The Political Blogosphere: Who’s Posting, Who’s Reading?

30 10 2009

Published Oct. 19, Technorati’s 2009 report on the State of the Blogosphere is one of the most interesting resources I came across in doing research on politics and social media. Technorati surveyed bloggers directly to discover who is blogging, what they’re blogging about and why, how they are blogging, what revenue they’re making and the political impact of blogging and twitter.

A New Media Strategies post claims that bloggers are the new “man”. But who exactly are today’s bloggers? Are they 45-year-old men cooped up in their parent’s basement hovered over their laptop?

No. Technorati found that 2/3 of bloggers are male, with the majority aged 18-44 with college degrees and an above-average income.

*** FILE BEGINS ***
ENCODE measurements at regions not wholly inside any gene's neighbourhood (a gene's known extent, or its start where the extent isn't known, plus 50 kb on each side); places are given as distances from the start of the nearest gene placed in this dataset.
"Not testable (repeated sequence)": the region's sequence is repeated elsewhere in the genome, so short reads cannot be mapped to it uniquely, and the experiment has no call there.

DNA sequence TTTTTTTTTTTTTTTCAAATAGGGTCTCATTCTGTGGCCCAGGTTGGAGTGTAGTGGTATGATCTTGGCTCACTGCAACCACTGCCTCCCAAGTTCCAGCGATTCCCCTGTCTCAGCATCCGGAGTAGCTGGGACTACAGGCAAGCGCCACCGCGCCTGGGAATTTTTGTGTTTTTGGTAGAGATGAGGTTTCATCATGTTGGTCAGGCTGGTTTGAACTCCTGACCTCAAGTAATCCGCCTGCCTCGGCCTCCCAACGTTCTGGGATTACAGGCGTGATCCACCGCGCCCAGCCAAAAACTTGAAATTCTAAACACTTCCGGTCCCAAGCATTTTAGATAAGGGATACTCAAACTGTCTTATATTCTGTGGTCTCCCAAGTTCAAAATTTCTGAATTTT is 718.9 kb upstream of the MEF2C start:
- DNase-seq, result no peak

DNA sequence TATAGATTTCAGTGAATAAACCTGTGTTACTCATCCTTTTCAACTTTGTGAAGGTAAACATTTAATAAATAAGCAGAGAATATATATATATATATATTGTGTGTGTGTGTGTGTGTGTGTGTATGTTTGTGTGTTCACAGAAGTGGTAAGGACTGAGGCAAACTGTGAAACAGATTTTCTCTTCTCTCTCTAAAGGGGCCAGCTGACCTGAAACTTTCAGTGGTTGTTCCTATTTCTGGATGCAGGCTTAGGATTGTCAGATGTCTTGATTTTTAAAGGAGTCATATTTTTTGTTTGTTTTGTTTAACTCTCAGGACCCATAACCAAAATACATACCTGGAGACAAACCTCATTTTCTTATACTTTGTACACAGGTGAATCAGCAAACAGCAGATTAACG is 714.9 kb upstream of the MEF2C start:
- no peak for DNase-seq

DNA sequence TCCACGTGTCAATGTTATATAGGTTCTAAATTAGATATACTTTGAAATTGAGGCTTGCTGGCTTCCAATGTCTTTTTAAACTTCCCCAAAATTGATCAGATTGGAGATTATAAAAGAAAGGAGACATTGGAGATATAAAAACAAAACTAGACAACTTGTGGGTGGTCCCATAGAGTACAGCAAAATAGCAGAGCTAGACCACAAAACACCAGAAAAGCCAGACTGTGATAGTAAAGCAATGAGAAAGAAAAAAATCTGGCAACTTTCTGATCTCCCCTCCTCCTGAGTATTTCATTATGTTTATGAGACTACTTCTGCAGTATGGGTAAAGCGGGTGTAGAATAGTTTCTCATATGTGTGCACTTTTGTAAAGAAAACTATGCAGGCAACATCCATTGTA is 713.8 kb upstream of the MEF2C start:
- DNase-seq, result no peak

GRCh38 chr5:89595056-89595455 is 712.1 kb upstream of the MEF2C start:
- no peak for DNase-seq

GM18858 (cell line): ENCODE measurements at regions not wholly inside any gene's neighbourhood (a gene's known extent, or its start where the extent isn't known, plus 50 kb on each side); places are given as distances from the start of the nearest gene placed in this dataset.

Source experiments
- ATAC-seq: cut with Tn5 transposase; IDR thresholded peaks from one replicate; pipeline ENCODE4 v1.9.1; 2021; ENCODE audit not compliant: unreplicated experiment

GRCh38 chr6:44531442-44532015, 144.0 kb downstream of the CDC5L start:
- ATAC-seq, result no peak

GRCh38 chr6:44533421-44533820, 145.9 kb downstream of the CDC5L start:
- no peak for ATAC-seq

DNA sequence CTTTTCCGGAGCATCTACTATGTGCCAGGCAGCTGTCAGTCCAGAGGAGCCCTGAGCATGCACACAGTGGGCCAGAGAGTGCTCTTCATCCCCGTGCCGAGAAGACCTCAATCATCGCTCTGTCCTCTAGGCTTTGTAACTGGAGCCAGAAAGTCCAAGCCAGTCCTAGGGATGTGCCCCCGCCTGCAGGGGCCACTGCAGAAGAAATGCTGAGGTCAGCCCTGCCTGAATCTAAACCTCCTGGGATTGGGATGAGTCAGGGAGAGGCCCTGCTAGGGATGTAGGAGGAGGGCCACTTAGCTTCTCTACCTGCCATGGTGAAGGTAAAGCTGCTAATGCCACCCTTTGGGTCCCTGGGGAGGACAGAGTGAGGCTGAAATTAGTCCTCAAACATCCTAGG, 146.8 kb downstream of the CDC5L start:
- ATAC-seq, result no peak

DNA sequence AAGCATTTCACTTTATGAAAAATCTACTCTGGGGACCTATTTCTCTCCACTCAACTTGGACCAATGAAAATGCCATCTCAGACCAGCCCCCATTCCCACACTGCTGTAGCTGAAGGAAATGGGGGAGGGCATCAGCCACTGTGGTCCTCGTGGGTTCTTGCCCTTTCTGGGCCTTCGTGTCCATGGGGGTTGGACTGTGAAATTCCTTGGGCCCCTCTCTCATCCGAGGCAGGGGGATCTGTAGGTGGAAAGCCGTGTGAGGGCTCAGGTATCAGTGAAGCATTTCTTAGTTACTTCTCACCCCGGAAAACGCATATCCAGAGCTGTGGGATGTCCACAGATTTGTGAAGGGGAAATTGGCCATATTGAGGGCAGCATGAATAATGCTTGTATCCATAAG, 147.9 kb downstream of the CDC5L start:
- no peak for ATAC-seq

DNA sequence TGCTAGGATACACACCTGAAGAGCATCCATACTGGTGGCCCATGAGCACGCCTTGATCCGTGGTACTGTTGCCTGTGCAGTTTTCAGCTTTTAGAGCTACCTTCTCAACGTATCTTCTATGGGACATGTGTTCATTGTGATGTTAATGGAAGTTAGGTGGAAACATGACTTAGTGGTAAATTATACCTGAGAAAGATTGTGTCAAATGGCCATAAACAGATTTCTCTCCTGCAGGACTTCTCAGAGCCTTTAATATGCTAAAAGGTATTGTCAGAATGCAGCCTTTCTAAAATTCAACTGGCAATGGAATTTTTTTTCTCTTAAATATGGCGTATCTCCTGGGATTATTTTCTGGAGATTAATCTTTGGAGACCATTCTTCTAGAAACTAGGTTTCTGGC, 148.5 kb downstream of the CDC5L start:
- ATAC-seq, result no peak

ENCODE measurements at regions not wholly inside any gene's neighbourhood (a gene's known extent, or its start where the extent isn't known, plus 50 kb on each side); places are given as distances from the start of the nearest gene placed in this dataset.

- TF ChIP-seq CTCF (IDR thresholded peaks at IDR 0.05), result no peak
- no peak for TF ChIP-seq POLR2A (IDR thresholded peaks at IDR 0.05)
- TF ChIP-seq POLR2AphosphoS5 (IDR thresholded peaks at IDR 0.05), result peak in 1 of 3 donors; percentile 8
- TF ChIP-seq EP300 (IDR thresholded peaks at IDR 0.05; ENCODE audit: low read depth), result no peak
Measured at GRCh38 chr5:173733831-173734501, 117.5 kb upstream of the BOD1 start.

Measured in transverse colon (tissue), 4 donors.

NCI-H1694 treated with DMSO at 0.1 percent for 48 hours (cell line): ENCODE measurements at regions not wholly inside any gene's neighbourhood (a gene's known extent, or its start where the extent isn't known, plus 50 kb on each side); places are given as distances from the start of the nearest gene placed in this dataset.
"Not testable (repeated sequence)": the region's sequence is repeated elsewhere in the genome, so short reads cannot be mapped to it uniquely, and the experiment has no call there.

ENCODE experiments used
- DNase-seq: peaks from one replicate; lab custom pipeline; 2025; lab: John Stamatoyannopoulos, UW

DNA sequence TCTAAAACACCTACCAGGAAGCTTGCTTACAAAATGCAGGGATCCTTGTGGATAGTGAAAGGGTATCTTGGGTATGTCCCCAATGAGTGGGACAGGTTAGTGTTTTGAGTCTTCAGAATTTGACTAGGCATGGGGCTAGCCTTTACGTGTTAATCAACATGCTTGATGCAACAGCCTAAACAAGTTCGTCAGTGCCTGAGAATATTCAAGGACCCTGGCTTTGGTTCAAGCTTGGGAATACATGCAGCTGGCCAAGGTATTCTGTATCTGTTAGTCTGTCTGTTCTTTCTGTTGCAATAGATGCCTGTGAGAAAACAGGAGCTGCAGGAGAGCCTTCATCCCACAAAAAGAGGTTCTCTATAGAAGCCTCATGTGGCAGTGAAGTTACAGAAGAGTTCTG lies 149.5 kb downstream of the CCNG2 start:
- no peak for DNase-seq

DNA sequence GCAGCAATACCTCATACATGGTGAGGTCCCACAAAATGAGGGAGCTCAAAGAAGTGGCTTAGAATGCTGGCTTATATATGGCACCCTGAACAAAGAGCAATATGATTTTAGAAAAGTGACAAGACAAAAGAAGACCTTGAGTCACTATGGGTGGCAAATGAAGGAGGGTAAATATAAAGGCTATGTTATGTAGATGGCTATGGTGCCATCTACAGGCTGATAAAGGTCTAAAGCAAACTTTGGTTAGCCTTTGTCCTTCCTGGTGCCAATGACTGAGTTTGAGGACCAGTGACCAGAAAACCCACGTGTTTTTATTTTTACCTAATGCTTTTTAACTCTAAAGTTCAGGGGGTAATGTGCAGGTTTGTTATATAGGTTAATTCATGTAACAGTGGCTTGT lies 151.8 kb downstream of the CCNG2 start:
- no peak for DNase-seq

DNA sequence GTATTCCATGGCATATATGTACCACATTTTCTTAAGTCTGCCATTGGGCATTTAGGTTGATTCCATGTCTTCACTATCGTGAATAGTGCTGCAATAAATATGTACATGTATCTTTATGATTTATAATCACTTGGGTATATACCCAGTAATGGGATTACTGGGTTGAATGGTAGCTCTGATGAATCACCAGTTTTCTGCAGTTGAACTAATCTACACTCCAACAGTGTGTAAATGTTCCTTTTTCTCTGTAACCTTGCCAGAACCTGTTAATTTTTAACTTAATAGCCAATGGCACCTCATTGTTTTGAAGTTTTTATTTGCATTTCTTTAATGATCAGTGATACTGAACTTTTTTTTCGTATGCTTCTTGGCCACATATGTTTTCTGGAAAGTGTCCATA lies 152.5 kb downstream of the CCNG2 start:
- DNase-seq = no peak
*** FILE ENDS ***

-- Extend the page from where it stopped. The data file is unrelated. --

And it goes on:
Technorati claims that a majority of bloggers engage in the activity to share expertise with others and as a form of personal expression. Still, half of the bloggers surveyed said they posted on the political aspects of their blogging topics. 

from conventionblogger.com

Plus, there are all those watchdog bloggers out there keeping the government in check. (See: thewatchdogblog.org or specifically, Matt Drudge with the Monica Lewinsky scandal.)

But are people paying attention to these bloggers? In 2008, a poll found that only 22 percent of respondents looked at political blogs on a regular basis. Still, most studies on Internet interactivity agree that the audience may very well be growing. As one blogger reported from a speaker at the Association of Internet Researchers, the small sample of political blog readers doesn’t offer much data to analyze, but we do know that the average reader is much like the blog publishers: educated males with a decent income, but an average age of 52.